Forty years ago this month, Jimmy Carter, then governor of Georgia, delivered an extemporary address that established his credentials as a liberal and fearless politician who was willing to tell the truth, even to powerful interests.
In what one journalist in attendance described as “a bastard of a speech,” Carter expressed his solidarity with those on the margins and upstaged the keynote speaker, Edward M. Kennedy of Massachusetts, then considered the frontrunner for the 1976 Democratic presidential nomination.
One of the venerable traditions at the University of Georgia Law School is Law Day, an occasion to honor student achievements as well as to invite distinguished guests. Two hours after Ted Kennedy delivered his speech, Carter told the gathering that his understanding of justice derived from two sources. The first was theologian Reinhold Niebuhr and his mandate to establish justice in a sinful world. The second source for Carter’s sense of justice was Bob Dylan. It wasn’t until he heard Dylan’s “I Ain’t Gonna Work on Maggie’s Farm No More,” Carter said, that he began to appreciate the plight of the poor.
Carter then unleashed a blistering extemporaneous critique. “I’m a Sunday school teacher,” Carter said, and the Christian faith demands “that you shall love the Lord your God and your neighbor as yourself – a very high and perfect standard.” He then observed that while perfection may be elusive, we must continue to strive for equality. That task, however, is more difficult because “the powerful and the influential have carved out for themselves or have inherited a privileged position in society...”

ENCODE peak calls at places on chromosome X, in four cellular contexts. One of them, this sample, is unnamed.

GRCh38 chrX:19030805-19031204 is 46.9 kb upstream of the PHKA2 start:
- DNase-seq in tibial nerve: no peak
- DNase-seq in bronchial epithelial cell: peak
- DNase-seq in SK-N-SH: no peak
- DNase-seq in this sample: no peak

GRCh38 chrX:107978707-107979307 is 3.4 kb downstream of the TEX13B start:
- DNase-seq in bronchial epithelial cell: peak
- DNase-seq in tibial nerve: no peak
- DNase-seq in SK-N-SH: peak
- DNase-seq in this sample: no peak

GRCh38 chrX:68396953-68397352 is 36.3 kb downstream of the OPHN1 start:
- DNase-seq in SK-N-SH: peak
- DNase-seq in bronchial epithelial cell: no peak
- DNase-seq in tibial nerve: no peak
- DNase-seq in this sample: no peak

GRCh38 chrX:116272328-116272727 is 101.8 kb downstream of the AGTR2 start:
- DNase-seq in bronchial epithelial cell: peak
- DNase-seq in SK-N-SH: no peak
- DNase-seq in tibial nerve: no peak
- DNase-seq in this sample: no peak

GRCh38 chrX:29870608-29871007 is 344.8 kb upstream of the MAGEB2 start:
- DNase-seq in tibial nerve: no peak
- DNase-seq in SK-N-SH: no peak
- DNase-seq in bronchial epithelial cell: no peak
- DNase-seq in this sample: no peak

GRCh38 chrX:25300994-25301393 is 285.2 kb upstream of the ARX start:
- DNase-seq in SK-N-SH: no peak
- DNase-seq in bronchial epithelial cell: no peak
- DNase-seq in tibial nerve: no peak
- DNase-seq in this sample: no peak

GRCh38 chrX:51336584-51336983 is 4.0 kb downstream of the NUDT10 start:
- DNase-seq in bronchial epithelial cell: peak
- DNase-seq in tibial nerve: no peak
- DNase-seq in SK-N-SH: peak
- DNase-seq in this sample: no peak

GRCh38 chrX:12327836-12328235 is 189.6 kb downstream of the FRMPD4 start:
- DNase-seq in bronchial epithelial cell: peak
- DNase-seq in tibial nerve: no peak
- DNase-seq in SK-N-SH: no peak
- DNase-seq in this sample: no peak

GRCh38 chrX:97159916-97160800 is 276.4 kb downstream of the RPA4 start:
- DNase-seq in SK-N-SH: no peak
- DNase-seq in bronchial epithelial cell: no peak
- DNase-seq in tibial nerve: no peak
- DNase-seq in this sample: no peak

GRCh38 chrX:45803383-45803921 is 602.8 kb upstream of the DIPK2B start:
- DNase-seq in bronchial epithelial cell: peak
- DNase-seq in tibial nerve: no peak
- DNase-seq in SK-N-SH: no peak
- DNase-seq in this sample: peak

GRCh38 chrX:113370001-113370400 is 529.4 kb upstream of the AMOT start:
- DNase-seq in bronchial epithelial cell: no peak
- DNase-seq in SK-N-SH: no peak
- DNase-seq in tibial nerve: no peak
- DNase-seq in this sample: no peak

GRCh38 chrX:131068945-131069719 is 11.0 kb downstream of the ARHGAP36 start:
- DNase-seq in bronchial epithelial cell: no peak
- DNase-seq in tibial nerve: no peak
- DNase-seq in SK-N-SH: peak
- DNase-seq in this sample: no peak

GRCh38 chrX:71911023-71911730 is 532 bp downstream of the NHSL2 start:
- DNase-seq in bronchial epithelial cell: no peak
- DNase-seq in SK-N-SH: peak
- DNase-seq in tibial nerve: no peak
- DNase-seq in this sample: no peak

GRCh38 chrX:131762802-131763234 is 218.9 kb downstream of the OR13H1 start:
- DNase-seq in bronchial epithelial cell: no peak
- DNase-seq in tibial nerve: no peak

Carter lit into lobbyists and noted the incestuous relationship between corporations and the agencies regulating them. He concluded by sounding the populist theme he was already honing for his presidential bid. Any hope for the future, he said, lay in “the combined wisdom and courage and commitment and discernment of the common ordinary people.”
Carter’s Law Day address captured the attention of a journalist in the audience, Hunter S. Thompson, the self-proclaimed “gonzo journalist” of Rolling Stone magazine. “I have heard hundreds of speeches by all sorts of candidates and politicians,” Thompson wrote later, “but I have never heard a sustained piece of political oratory that impressed me any more than the speech Jimmy Carter made at Law Day at the University of Georgia on that Saturday afternoon in May 1974.”
That speech, forty years ago, effectively, though not yet officially, launched Carter’s campaign for the White House. As president, Carter sought to act on the principles of fairness and equality he articulated. He was successful on some initiatives and frustrated on others. Since leaving the White House, however, Jimmy Carter has been remarkably effective in his pursuit of peace, justice, and care for those Jesus called “the least of these.”